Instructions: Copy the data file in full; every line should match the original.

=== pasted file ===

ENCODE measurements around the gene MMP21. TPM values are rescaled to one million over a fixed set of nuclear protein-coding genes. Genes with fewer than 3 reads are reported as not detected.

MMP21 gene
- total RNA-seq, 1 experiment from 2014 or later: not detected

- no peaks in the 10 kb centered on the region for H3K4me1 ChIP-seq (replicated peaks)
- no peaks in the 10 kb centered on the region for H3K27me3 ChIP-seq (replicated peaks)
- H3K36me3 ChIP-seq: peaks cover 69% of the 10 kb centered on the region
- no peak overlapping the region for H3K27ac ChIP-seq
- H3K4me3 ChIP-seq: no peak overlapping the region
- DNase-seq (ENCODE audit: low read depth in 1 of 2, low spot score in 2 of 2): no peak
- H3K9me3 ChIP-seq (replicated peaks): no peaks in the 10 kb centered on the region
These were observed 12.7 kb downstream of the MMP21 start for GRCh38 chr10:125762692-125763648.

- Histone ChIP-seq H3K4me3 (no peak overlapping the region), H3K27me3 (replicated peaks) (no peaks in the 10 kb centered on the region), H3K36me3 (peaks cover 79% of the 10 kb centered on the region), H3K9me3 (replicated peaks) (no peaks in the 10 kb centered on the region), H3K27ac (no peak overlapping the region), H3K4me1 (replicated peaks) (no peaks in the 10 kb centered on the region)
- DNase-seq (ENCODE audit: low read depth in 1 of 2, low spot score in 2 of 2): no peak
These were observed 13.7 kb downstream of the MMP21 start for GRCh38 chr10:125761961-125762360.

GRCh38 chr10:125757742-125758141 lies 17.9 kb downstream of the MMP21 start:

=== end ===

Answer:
ENCODE measurements around the gene MMP21. TPM values are rescaled to one million over a fixed set of nuclear protein-coding genes. Genes with fewer than 3 reads are reported as not detected.

MMP21 gene
- total RNA-seq, 1 experiment from 2014 or later: not detected

- no peaks in the 10 kb centered on the region for H3K4me1 ChIP-seq (replicated peaks)
- no peaks in the 10 kb centered on the region for H3K27me3 ChIP-seq (replicated peaks)
- H3K36me3 ChIP-seq: peaks cover 69% of the 10 kb centered on the region
- no peak overlapping the region for H3K27ac ChIP-seq
- H3K4me3 ChIP-seq: no peak overlapping the region
- DNase-seq (ENCODE audit: low read depth in 1 of 2, low spot score in 2 of 2): no peak
- H3K9me3 ChIP-seq (replicated peaks): no peaks in the 10 kb centered on the region
These were observed 12.7 kb downstream of the MMP21 start for GRCh38 chr10:125762692-125763648.

- Histone ChIP-seq H3K4me3 (no peak overlapping the region), H3K27me3 (replicated peaks) (no peaks in the 10 kb centered on the region), H3K36me3 (peaks cover 79% of the 10 kb centered on the region), H3K9me3 (replicated peaks) (no peaks in the 10 kb centered on the region), H3K27ac (no peak overlapping the region), H3K4me1 (replicated peaks) (no peaks in the 10 kb centered on the region)
- DNase-seq (ENCODE audit: low read depth in 1 of 2, low spot score in 2 of 2): no peak
These were observed 13.7 kb downstream of the MMP21 start for GRCh38 chr10:125761961-125762360.

GRCh38 chr10:125757742-125758141 lies 17.9 kb downstream of the MMP21 start: